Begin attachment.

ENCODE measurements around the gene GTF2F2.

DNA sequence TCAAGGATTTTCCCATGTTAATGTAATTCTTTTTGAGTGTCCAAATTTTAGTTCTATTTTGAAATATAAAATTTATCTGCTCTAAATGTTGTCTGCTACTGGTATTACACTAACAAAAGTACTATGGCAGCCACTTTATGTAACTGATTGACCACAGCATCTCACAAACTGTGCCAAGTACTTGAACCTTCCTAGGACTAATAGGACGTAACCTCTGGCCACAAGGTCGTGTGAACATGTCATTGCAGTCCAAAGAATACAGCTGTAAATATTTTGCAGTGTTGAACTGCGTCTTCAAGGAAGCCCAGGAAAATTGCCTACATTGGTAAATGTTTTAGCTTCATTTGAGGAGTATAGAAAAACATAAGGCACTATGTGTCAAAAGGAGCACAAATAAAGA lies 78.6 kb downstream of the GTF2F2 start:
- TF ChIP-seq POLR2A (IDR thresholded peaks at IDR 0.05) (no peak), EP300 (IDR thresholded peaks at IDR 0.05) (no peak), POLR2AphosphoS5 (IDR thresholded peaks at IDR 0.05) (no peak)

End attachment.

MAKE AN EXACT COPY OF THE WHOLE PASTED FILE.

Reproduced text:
ENCODE measurements around the gene GTF2F2.

DNA sequence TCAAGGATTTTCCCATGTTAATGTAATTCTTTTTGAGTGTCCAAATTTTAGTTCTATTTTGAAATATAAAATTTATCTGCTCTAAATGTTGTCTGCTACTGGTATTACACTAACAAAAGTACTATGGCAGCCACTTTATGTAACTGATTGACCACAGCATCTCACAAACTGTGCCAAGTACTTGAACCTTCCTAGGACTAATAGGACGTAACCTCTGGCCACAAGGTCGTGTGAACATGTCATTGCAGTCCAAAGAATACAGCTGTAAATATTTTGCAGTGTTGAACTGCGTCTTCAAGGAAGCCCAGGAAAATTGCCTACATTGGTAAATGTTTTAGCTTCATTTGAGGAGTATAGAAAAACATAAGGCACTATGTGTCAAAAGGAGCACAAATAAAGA lies 78.6 kb downstream of the GTF2F2 start:
- TF ChIP-seq POLR2A (IDR thresholded peaks at IDR 0.05) (no peak), EP300 (IDR thresholded peaks at IDR 0.05) (no peak), POLR2AphosphoS5 (IDR thresholded peaks at IDR 0.05) (no peak)